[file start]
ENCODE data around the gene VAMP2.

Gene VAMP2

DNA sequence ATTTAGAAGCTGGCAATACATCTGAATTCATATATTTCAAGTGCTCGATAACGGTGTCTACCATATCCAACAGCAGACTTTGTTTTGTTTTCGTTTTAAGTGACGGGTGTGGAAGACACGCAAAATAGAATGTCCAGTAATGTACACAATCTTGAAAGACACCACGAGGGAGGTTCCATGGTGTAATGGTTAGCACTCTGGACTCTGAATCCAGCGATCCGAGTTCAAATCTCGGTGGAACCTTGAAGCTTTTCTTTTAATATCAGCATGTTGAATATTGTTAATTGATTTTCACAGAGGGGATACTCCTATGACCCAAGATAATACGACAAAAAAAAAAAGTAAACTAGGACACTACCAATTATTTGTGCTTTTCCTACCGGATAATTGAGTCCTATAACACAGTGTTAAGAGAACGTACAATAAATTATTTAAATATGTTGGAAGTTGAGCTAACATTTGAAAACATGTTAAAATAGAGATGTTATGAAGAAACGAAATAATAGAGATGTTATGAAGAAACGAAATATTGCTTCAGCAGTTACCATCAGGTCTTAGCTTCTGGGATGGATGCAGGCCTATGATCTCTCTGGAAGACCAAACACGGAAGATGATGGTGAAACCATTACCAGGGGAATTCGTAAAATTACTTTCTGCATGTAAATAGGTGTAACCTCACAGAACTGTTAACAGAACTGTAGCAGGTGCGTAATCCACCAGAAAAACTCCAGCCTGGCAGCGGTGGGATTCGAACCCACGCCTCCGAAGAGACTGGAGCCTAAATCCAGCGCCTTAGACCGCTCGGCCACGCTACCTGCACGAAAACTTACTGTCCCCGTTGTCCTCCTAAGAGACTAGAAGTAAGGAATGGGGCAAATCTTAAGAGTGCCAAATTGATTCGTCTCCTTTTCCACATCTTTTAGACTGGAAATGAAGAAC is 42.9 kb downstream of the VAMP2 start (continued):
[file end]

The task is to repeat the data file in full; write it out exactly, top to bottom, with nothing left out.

ENCODE data around the gene VAMP2.

Gene VAMP2

DNA sequence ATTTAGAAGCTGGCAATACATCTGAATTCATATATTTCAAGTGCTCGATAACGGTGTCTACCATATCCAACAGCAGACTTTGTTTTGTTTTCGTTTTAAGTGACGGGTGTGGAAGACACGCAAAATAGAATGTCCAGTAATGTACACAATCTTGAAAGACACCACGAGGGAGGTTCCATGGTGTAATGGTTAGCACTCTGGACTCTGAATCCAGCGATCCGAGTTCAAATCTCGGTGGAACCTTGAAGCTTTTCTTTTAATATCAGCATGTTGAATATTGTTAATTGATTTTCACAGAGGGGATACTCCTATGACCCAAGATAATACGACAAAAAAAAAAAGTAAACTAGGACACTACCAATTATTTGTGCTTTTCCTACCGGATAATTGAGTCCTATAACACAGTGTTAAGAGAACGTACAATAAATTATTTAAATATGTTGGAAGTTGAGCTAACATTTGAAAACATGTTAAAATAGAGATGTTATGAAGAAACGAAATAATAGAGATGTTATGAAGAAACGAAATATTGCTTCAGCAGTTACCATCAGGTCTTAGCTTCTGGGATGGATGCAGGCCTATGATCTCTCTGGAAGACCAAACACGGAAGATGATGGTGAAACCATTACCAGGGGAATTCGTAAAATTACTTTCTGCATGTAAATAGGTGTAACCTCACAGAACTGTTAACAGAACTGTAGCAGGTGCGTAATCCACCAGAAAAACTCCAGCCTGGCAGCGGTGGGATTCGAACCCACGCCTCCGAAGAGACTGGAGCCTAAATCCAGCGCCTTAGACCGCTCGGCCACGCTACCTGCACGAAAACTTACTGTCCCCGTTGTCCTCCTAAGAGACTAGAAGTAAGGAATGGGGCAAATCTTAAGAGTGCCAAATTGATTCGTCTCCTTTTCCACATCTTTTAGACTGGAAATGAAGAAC is 42.9 kb downstream of the VAMP2 start (continued):